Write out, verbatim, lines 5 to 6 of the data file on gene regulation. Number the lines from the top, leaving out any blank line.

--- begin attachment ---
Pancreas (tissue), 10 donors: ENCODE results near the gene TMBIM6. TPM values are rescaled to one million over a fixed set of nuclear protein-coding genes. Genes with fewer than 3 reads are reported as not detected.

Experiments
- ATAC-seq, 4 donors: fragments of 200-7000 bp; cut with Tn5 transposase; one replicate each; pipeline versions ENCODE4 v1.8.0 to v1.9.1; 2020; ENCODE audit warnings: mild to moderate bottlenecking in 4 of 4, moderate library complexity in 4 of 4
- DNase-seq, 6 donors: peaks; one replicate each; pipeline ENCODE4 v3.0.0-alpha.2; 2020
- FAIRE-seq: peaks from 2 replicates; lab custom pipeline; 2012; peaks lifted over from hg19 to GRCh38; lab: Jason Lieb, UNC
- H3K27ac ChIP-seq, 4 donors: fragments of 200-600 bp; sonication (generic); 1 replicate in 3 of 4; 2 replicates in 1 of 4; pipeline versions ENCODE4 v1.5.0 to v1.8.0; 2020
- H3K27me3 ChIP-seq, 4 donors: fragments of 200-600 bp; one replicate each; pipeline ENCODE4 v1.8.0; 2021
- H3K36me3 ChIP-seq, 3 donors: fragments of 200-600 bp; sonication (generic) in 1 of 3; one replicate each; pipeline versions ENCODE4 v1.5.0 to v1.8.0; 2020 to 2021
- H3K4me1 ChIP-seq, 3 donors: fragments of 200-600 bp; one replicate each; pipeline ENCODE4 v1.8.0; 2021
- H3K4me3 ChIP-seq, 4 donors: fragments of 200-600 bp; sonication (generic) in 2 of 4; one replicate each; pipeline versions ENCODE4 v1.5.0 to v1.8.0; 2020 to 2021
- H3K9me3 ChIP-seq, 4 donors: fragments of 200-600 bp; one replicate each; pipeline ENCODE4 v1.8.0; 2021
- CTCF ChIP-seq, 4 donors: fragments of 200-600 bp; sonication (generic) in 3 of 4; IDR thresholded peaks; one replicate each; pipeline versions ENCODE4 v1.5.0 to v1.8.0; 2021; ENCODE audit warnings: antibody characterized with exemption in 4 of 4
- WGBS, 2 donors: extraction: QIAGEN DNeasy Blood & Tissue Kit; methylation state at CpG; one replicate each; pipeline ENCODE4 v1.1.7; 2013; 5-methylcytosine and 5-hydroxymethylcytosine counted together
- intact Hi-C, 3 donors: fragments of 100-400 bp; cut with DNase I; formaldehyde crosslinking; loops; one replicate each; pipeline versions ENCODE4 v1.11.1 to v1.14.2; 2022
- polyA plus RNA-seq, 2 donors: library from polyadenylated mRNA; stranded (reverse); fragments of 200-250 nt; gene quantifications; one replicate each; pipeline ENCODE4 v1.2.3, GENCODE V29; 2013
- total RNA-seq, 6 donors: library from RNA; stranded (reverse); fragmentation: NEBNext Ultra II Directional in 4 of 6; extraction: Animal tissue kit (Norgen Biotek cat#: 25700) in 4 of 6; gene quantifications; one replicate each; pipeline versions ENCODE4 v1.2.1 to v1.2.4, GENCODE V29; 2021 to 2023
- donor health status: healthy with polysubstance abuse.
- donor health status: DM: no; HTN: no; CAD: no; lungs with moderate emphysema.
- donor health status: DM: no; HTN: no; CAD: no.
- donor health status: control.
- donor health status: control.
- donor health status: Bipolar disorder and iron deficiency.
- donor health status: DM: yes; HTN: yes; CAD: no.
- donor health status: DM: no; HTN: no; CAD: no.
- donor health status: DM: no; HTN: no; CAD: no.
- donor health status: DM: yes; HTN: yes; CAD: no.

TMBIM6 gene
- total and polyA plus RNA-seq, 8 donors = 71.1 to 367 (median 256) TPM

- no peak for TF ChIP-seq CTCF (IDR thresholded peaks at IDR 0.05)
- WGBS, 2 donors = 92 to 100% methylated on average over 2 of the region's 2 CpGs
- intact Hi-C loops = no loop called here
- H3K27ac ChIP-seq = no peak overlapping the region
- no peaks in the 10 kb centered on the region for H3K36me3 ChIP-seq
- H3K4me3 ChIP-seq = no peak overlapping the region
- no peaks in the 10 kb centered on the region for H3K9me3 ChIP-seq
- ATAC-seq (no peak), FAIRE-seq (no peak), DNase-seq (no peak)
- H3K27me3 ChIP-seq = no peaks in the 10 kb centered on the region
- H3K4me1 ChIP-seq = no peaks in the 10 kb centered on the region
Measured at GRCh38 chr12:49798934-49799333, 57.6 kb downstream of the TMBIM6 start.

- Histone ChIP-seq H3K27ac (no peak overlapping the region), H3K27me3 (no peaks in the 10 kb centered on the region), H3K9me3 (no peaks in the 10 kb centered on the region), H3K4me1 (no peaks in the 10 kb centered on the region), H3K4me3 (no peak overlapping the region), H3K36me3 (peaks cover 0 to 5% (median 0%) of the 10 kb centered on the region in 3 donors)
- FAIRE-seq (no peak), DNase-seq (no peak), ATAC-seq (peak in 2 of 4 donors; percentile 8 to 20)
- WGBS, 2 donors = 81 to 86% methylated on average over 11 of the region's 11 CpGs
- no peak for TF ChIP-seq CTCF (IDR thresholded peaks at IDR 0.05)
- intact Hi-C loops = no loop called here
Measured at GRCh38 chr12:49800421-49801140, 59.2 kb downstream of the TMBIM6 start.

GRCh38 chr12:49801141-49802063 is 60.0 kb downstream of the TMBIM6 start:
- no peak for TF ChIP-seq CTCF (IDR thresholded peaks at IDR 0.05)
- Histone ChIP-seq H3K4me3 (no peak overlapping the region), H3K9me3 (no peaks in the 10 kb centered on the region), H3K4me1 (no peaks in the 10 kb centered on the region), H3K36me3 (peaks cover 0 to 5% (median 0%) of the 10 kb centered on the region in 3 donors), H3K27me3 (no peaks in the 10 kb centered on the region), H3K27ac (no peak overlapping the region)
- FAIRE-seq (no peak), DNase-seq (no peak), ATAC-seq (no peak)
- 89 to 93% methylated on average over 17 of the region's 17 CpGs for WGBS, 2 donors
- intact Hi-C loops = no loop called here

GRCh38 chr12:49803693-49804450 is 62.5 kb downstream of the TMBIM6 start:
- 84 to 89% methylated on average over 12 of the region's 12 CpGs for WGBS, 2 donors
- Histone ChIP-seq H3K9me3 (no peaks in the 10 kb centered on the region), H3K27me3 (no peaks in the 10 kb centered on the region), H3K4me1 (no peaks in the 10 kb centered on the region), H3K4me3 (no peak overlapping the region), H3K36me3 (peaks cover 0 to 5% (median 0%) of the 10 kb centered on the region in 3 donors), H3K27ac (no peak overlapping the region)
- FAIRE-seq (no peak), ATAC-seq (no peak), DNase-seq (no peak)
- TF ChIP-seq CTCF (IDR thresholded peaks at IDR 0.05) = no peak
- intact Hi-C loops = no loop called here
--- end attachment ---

- FAIRE-seq: peaks from 2 replicates; lab custom pipeline; 2012; peaks lifted over from hg19 to GRCh38; lab: Jason Lieb, UNC
- H3K27ac ChIP-seq, 4 donors: fragments of 200-600 bp; sonication (generic); 1 replicate in 3 of 4; 2 replicates in 1 of 4; pipeline versions ENCODE4 v1.5.0 to v1.8.0; 2020